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Propofol: A New Treatment Strategy for Refractory Migraine Headache

Authors


  • Reprint requests to: Corey Scher, MD, Tulane University Health Science Center, Department of Anesthesia (SL-4), 1430 Tulane Avenue, New Orleans, LA 70112-2699. Tel: (504) 588-5903; Fax (504) 584-1941; E-mail: scher@tmc.tulane.edu.

Abstract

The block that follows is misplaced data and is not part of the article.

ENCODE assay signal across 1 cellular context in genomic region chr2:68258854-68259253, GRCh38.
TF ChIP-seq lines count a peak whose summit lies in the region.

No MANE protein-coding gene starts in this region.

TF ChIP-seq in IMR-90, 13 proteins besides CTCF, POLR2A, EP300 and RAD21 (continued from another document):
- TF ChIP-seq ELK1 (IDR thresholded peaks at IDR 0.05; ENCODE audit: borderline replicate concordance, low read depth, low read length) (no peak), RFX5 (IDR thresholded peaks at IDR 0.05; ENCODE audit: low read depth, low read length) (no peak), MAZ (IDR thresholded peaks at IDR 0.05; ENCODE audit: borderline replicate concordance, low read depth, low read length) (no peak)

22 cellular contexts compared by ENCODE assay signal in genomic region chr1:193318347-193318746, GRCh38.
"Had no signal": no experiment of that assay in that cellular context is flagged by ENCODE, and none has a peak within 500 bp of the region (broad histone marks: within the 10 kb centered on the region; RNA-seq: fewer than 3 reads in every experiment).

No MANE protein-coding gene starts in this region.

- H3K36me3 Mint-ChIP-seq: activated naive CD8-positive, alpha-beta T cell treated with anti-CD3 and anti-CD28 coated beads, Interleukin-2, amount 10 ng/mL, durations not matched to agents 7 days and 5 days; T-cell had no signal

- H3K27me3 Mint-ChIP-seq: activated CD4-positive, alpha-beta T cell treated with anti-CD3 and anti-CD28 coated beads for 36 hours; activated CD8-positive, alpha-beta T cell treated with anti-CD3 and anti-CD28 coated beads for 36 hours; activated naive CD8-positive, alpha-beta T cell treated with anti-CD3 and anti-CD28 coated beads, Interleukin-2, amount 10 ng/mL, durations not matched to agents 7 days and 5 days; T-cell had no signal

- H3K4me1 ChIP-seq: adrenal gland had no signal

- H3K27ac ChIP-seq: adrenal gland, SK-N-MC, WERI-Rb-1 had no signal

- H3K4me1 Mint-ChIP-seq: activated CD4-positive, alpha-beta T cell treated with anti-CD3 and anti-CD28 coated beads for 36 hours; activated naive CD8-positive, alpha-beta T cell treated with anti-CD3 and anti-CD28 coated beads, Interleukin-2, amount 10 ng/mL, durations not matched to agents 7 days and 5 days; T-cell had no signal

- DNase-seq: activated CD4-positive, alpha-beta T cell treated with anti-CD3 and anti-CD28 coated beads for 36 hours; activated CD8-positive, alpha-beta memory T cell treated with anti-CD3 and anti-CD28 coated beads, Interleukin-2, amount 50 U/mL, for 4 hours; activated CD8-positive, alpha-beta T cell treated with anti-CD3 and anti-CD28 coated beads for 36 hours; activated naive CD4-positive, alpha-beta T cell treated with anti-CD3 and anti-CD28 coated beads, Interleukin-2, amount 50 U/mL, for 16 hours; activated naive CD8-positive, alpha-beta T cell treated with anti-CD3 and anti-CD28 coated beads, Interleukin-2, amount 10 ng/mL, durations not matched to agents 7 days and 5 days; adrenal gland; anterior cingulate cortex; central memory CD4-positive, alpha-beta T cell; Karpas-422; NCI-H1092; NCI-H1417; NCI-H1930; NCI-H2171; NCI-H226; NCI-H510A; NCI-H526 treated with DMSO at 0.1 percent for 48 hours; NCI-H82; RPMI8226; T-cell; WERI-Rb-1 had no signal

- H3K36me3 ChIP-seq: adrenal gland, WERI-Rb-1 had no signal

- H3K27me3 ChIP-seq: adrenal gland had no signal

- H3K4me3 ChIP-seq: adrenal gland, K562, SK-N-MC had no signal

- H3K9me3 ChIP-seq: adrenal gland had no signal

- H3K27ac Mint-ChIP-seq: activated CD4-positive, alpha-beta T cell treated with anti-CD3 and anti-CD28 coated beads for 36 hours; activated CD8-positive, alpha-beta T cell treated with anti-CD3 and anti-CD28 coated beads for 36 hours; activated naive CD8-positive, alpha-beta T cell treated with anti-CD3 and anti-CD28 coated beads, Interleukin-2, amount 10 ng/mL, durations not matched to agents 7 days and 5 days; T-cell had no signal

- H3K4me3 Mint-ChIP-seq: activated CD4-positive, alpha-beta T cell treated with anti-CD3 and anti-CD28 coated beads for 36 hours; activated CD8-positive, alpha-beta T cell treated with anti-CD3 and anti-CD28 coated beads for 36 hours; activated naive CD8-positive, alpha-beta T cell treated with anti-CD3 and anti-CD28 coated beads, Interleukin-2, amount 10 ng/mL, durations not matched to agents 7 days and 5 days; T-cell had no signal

Migraine headache remains a treatment dilemma in headache clinics, pain clinics, and emergency departments throughout the country. In the late nineties, investigators reported that a standard hypnotic anesthetic, propofol (2,6 di-isopropylphenol), dramatically improved pain scores of patients suffering from refractory migraine headaches [1–3]. Case reports over the last few years have appeared in the medical literature describing the use of propofol for migraine treatment. Dosing regimens are not clear, and mechanisms of action to terminate or markedly curtail ongoing intractable headaches are not described.  This case report, of two hospitalized patients with refractory migraine, increases the existing literature on the use of propofol therapy in migraine headache. In the first case, three different scenarios and dosages are described in the same patient. In the second case, the use of different dosages of propofol is described. A self-reported scale was employed by the patients to determine the efficacy of propofol therapy. In the first case, the patient's self-reported migraine score was an average of 100/100 and decreased to 10/100. In the second case, the patient's self-reported migraine score improved from 92/100 to 40/100. We propose that the improvements in the self-reported migraine score in both patients after propofol therapy may be due to GABAA agonist effects and cerebral vasoconstriction.

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